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5 Ways To Protect Soil In The Winter
Once soil temperatures drop below seven degrees, biological activity in the soil slows, so it needs a little help during winter months.
Here are some handy tips to protect the soil in your garden this winter...
1. Test your soil
The first step is to check what type of soil you’ve got in your garden: clay, silt, sandy, chalky or loam. Knowing the type will help you choose the right plants for your garden and figure out what TLC it needs over the winter months.
Grab a handful of soil and squeeze it. If it falls to pieces, you have a sandy soil, if you can mould it like plasticine, you have a clay soil, while loam is intermediate. If you live in England or Wales, this soil map, can tell you about the soil in your geographical area.
To dig deeper into the health of your soil this winter, you can also have it tested using a soil kit. You can easily find one in every gardener's shop or you can send a soil sample in to a recognised soil lab.
2. Mulch around your plants
Mulches are a covering of biodegradable material. This natural blanket protects the soil from erosion by harsh winds and water. It will also suppress weeds and deter garden pests.
Leaves, wood chips, sawdust, straw and compost make excellent mulches and are easy to apply. Spread these organic materials on the soil surface around your plants, creating a 2 to 4-inch layer - but make sure you don’t cover the plants!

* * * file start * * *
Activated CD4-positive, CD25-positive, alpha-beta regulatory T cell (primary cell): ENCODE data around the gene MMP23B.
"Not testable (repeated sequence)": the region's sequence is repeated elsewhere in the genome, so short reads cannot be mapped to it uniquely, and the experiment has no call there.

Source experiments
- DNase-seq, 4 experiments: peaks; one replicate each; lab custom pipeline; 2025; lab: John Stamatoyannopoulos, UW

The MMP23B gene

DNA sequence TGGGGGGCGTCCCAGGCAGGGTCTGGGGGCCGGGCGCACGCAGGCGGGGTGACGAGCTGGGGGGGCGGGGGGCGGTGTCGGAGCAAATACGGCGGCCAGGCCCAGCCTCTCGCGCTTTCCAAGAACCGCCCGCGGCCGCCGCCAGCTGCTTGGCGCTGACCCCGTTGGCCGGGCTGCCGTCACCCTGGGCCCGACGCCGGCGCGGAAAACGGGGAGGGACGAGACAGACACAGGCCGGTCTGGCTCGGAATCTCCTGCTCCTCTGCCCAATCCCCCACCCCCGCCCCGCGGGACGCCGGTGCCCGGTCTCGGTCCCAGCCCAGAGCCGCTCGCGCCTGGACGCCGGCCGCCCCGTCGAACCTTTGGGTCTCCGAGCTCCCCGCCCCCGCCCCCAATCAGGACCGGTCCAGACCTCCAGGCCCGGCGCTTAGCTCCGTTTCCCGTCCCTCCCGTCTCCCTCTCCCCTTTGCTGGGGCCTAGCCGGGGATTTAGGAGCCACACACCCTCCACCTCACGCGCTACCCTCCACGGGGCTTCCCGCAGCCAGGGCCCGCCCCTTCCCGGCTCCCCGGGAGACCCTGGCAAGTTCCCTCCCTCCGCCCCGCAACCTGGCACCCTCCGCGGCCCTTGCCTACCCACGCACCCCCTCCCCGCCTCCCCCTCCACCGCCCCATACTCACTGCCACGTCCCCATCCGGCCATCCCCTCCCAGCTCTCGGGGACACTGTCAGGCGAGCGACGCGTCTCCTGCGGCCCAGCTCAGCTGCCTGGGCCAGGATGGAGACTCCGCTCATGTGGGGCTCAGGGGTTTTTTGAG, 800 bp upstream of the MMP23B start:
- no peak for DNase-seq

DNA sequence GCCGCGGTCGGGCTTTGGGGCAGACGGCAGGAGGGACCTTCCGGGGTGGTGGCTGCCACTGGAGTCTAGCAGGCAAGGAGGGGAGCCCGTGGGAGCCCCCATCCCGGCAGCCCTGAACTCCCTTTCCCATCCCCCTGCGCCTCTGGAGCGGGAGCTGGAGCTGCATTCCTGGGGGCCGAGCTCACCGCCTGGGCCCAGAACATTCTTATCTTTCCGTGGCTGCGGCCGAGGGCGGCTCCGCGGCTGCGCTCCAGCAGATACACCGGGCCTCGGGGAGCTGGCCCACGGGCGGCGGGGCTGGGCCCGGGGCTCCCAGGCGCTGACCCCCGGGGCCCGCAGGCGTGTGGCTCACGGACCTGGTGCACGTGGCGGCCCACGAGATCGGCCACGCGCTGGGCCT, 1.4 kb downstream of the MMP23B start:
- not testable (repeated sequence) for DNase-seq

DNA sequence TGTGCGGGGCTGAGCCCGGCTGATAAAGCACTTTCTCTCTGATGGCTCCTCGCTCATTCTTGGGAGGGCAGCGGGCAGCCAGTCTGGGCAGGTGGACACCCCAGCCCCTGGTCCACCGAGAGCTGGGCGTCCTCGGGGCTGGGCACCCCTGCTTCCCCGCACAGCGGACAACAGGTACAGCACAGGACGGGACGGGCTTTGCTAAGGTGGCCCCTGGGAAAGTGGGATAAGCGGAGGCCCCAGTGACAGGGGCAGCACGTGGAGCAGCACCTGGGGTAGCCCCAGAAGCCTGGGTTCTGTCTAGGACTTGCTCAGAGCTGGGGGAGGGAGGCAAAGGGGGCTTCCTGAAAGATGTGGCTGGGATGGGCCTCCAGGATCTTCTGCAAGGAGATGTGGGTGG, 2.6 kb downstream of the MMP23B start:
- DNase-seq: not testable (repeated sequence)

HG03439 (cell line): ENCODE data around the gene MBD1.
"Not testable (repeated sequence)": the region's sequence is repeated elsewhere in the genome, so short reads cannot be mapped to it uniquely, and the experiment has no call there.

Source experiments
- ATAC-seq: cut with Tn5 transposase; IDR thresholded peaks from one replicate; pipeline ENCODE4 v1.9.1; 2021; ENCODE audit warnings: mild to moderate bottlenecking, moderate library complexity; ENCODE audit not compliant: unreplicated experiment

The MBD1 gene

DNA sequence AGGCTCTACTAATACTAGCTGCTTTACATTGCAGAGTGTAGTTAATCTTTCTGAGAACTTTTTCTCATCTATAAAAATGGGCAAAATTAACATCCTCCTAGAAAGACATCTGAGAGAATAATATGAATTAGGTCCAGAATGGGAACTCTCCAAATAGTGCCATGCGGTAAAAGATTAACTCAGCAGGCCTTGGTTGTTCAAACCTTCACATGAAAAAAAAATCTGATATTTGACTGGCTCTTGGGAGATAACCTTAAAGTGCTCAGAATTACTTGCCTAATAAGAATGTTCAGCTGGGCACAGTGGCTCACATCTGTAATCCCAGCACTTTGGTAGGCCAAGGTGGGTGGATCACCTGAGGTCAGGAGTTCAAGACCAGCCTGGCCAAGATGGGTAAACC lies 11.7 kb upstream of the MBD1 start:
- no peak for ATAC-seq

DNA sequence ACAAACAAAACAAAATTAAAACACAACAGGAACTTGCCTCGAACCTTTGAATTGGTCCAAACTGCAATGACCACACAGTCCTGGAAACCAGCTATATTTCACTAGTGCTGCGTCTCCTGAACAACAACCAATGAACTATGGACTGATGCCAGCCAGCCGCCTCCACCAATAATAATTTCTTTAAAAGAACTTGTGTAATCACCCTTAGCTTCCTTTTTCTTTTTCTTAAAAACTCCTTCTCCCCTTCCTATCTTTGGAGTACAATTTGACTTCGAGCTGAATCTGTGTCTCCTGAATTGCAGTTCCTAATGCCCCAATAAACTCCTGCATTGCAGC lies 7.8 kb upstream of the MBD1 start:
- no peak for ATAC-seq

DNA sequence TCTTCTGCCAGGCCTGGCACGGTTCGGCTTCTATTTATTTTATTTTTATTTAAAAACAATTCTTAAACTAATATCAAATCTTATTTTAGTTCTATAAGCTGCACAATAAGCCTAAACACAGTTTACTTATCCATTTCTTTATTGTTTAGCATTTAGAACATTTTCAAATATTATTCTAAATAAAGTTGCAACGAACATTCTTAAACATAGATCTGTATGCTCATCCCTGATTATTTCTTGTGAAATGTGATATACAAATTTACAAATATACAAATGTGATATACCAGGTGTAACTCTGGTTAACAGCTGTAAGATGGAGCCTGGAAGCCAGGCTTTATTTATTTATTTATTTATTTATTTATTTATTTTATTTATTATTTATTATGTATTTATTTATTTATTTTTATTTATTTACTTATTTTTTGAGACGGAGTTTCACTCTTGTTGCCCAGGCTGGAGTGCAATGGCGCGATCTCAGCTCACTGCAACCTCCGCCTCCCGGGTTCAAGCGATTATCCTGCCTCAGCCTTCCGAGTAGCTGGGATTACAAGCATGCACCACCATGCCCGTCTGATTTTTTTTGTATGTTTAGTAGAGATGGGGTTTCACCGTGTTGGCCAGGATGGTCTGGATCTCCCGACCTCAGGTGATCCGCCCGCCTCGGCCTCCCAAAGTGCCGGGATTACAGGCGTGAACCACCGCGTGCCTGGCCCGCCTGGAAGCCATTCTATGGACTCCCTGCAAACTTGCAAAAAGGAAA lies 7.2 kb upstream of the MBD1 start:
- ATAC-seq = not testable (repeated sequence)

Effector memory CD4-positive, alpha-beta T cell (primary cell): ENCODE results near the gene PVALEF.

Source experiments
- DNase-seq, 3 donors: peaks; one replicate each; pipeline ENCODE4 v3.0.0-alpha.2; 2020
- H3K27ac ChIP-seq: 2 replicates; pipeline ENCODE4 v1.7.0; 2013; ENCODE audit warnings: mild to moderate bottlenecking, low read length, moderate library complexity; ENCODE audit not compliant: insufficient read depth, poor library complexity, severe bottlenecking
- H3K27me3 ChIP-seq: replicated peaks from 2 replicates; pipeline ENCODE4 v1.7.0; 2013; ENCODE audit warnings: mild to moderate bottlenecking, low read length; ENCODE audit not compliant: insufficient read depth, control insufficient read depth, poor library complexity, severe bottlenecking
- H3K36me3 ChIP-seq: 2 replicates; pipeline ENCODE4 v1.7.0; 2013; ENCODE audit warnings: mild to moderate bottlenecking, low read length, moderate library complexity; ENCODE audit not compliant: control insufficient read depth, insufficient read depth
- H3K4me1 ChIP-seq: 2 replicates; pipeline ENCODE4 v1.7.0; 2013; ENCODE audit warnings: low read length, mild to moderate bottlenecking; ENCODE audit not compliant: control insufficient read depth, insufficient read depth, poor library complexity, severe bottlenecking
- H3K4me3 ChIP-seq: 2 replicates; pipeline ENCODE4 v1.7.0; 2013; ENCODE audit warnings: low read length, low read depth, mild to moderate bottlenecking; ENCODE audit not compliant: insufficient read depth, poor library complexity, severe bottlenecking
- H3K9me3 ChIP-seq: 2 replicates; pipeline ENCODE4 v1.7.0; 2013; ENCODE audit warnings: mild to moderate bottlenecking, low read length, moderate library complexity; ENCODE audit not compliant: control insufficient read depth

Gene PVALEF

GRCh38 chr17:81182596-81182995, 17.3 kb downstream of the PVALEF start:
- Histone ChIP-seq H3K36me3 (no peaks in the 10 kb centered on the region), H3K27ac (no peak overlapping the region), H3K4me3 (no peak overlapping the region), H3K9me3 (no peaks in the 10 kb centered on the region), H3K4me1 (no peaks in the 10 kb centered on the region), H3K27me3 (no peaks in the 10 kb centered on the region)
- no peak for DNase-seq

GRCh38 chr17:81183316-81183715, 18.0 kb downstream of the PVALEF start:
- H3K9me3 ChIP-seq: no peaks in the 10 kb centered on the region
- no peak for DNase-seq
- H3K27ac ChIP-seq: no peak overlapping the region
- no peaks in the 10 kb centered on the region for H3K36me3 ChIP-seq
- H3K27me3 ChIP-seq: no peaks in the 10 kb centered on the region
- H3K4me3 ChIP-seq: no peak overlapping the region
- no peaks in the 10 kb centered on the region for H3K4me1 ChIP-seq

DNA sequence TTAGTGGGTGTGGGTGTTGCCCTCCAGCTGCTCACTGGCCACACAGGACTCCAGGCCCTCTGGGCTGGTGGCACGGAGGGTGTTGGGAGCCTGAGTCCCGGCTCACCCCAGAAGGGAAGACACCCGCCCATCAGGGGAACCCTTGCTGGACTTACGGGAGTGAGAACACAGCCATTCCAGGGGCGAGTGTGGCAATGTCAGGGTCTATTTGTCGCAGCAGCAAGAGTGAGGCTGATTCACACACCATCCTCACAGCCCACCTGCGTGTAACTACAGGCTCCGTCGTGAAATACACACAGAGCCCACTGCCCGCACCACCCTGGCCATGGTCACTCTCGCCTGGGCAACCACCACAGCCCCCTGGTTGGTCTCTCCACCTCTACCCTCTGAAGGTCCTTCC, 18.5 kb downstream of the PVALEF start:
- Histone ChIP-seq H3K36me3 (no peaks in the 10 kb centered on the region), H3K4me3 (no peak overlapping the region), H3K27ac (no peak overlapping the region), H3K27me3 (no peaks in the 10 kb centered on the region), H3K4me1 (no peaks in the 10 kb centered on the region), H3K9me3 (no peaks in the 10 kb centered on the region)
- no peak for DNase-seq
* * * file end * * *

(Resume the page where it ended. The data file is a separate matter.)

Remember to take the mulch off a couple of weeks before planting, so the sun can warm up the soil, making it ready for plant growth.
3. Sow cover crops
Cover crops or green manures are quick-growing plants keep soil covered over winter, protecting it from erosion. They also retain and recycle plant nutrients, add organic matter to the soil and improve soil structure.
Cold-hardy plants like hairy vetch and cereal rye could add nitrogen to your soil, suppress weeds, and attract wildlife.
4. Leave winter weeds
Dandelions, bittercress, chickweeds, and other winter weeds are used as natural winter cover. They protect soil from erosion and improve its drainage.
Although useful, winter weeds can quickly take over your garden so be sure to read up on the natural ways to control them. These include hoeing, forking them out or applying a thick layer of mulch.
5. Cover vacant beds
Heap any beds that will remain empty over winter with compost and cover them with an old blanket or cloth. This will moderate how much moisture seeps into the soil and reduces compaction from rainfall, so your soil retains its good structure.
Remove the cover in spring to let the compost breathe in the air for a few days and then dig the nutrient-rich mixture through – your soil will thank you.